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There’s nothing better than launching a fresh employee rewards program. Optimism abounds. And you can’t wait to see newly energised, motivated employees adding value to your organisation.


But any savvy business soul knows, success is a sliding scale. Optimism and a great rewards strategy are just the beginning of this process. You’ll need (want) to measure and evaluate the effectiveness of your employee rewards program.

And inevitably, you’ll ask these sorts of questions:

  • Are we seeing a profit connection with our rewards endeavours?
  • Is the investment adding value to our organisation?
  • Are our employees engaged with the program?

Have no fear. In this article we explore the principles that will help you approach your rewards assessment in a holistic way:

Principle 1: Big picture awareness

A well-curated, people-centred rewards strategy is the driving force for employee engagement. Now, you may already have a performance recognition program. Or you could be in the market to get one started. Regardless of where you are on that journey, one of the best ways to gauge effectiveness is to commit to real-time connections.

The trouble is, many of you will be too busy to sit with each member of your team. That’s why we recommend reward-specific events. They build on your culture of recognition and appreciation. And also give you a chance to view the big picture of the human capital driving your organisation.

Think anniversaries, birthdays, team building and training events. When you pull your community together, you get a really clear sense of the overarching experience you’re creating for employees.

Principle 2: The profit connection

Let’s be honest, the ultimate goal of any rewards program is to improve your profit margins. Most of the research around employee engagement concludes that a happy team has a positive effect on your bottom line.

But more than that, “Engaged employees invest themselves in the broader success of the company, rather than only being present for the paycheck and benefits. They are also more likely to see their role as an important part of the company’s mission and will often support the company in a manner of different ways outside of their everyday responsibilities.” Sapling, HRIS Management Development Agency.

For you to see positive results like that, you’ll want to make sure your rewards are tailored to your staff.

And that means finding out if your rewards are actually engaging. A simple questionnaire or survey is a great way to capture this input. You can ask about their preferences and then personalise accordingly. (Sapling also recommends looking at absence and turnover rates, and the NPS score).

Once you have that data, you become aware of the attributes that drive attraction and retention at your company. Which in turn gives you the ability to make decisions that ensure your organisation manages people more effectively. Improving performance, and your revenue streams.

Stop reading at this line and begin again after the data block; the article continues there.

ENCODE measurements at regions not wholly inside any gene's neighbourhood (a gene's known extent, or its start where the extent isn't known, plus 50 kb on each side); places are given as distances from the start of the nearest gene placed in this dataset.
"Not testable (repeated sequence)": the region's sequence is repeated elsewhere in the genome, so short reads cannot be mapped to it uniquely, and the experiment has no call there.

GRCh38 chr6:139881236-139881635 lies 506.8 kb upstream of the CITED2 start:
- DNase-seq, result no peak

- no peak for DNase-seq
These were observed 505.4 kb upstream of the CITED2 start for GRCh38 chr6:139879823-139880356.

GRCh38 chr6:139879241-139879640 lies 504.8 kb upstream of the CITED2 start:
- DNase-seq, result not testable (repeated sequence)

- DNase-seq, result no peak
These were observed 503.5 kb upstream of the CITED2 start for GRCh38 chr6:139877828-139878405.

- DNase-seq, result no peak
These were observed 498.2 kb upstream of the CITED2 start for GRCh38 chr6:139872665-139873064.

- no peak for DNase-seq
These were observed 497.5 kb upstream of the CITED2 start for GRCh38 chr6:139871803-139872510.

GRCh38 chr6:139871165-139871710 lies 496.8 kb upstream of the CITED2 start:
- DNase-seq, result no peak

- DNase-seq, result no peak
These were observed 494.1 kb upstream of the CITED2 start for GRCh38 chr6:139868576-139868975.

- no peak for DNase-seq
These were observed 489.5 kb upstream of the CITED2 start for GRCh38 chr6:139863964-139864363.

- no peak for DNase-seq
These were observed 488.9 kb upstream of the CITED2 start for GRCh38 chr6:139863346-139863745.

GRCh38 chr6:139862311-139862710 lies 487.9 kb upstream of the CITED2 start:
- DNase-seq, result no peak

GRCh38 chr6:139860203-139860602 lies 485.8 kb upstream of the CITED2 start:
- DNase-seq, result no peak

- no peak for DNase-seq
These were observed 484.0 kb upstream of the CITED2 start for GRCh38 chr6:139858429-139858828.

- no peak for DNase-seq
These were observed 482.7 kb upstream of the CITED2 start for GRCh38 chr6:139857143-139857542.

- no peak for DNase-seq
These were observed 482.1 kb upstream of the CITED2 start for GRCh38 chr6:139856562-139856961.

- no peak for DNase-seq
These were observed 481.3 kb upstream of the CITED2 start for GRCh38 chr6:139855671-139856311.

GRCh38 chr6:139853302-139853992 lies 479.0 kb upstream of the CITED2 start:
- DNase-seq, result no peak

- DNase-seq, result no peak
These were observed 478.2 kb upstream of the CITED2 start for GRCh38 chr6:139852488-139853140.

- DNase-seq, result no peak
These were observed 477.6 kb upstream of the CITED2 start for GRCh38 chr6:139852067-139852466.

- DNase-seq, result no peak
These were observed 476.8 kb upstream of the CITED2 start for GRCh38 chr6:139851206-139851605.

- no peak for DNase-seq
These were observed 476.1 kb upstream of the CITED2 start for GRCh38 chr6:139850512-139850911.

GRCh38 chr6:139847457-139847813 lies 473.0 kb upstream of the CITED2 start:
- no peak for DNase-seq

Principle 3: Rewarding behaviours that drive engagement

Rewards that align employee behaviour with company goals add value. What’s more, these types of rewards drive engagement in a way that is results oriented.

Which is ideal because the process of monitoring and assessing employee motivation can feel intangible at times. You’re looking at the murky waters of human capital investment. Think loyalty, motivation, emotional intelligence. How can you possibly hope to accurately measure all that?

One answer is to use Key Behaviour Indicators (KBIs) as your measuring tool. Not dissimilar to Key Performance Indicators, they allow you to predetermine the performance factors you think will drive success in your organisation.

The best way to do that is to define a list of key behaviours you can apply to any employee, in any role.

For example:

  • How effectively they apply and demonstrate knowledge and skills in their role.
  • How well they work within the company culture.
  • If they are continuously finding ways to improve.
  • How well they collaborate within the organisation.
  • How well they use the tools provided for them.

These are obviously very broad indicators. The next step would be to look at the different roles in your company. And then define KBIs for each one. The reason being, not every role will require the same behaviour framework.

To do that you’ll want to ask what success actually looks like in each role. Ask yourself what unlearnable behaviours are necessary for high performance in each position? And then go into more detail about other behaviours that are needed for employees to be successful.

It takes a certain level of creative, strategic thinking to settle on the right KBIs for your evaluation. When in doubt, just remember they need to be:

  • Concrete – tangible and specific.
  • Measurable – if you can’t measure it, it’s not a KBI.
  • Reachable – realistic.
  • Relevant – measure what matters.

Principle 4: Evaluate the value your rewards are adding

Think of your reward investments like a fruit tree. No one would expect a seedling to bear fruit. In other words, it takes time and constant ‘nourishment’ and care to see the net benefit of your rewards strategy.

Measure progress to goals, evaluate and refine your rewards strategy all the time, check in with your staff and understand what they value. Also, check in with your own values and your balance sheet. And make decisions with integrity, because that’s going to create long-term, lasting success.

High performing businesses have one thing in common. They see value in investing in human capital. That means spending in ways that can feel almost intangible, but over the long-term help attract, retain, engage the people who drive your success.

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